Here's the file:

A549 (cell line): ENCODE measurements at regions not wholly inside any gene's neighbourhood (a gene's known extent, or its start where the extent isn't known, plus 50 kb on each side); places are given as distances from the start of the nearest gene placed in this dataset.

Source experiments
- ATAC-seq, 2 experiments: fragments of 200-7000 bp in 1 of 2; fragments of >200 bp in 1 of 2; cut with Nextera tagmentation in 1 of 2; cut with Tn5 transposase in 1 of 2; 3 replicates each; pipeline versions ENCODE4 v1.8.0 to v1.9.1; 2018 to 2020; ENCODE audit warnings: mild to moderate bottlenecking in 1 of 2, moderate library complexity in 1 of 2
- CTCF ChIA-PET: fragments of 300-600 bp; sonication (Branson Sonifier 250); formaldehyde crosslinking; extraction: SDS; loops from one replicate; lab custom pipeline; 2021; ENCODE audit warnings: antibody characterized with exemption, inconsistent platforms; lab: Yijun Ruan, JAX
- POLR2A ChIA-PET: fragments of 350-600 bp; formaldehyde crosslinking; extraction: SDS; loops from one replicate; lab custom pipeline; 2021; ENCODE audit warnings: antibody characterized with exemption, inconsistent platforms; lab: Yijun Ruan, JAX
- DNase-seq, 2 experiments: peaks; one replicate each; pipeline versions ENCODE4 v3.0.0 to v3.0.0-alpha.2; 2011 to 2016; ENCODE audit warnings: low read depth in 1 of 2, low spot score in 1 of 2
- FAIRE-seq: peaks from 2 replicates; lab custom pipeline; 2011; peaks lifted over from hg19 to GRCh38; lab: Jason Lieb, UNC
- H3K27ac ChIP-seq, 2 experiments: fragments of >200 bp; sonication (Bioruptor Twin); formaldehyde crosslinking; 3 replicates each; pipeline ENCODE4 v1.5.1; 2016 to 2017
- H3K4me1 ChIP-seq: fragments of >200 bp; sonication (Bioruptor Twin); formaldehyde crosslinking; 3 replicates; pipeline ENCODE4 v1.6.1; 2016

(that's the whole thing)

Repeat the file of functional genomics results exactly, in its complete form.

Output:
A549 (cell line): ENCODE measurements at regions not wholly inside any gene's neighbourhood (a gene's known extent, or its start where the extent isn't known, plus 50 kb on each side); places are given as distances from the start of the nearest gene placed in this dataset.

Source experiments
- ATAC-seq, 2 experiments: fragments of 200-7000 bp in 1 of 2; fragments of >200 bp in 1 of 2; cut with Nextera tagmentation in 1 of 2; cut with Tn5 transposase in 1 of 2; 3 replicates each; pipeline versions ENCODE4 v1.8.0 to v1.9.1; 2018 to 2020; ENCODE audit warnings: mild to moderate bottlenecking in 1 of 2, moderate library complexity in 1 of 2
- CTCF ChIA-PET: fragments of 300-600 bp; sonication (Branson Sonifier 250); formaldehyde crosslinking; extraction: SDS; loops from one replicate; lab custom pipeline; 2021; ENCODE audit warnings: antibody characterized with exemption, inconsistent platforms; lab: Yijun Ruan, JAX
- POLR2A ChIA-PET: fragments of 350-600 bp; formaldehyde crosslinking; extraction: SDS; loops from one replicate; lab custom pipeline; 2021; ENCODE audit warnings: antibody characterized with exemption, inconsistent platforms; lab: Yijun Ruan, JAX
- DNase-seq, 2 experiments: peaks; one replicate each; pipeline versions ENCODE4 v3.0.0 to v3.0.0-alpha.2; 2011 to 2016; ENCODE audit warnings: low read depth in 1 of 2, low spot score in 1 of 2
- FAIRE-seq: peaks from 2 replicates; lab custom pipeline; 2011; peaks lifted over from hg19 to GRCh38; lab: Jason Lieb, UNC
- H3K27ac ChIP-seq, 2 experiments: fragments of >200 bp; sonication (Bioruptor Twin); formaldehyde crosslinking; 3 replicates each; pipeline ENCODE4 v1.5.1; 2016 to 2017
- H3K4me1 ChIP-seq: fragments of >200 bp; sonication (Bioruptor Twin); formaldehyde crosslinking; 3 replicates; pipeline ENCODE4 v1.6.1; 2016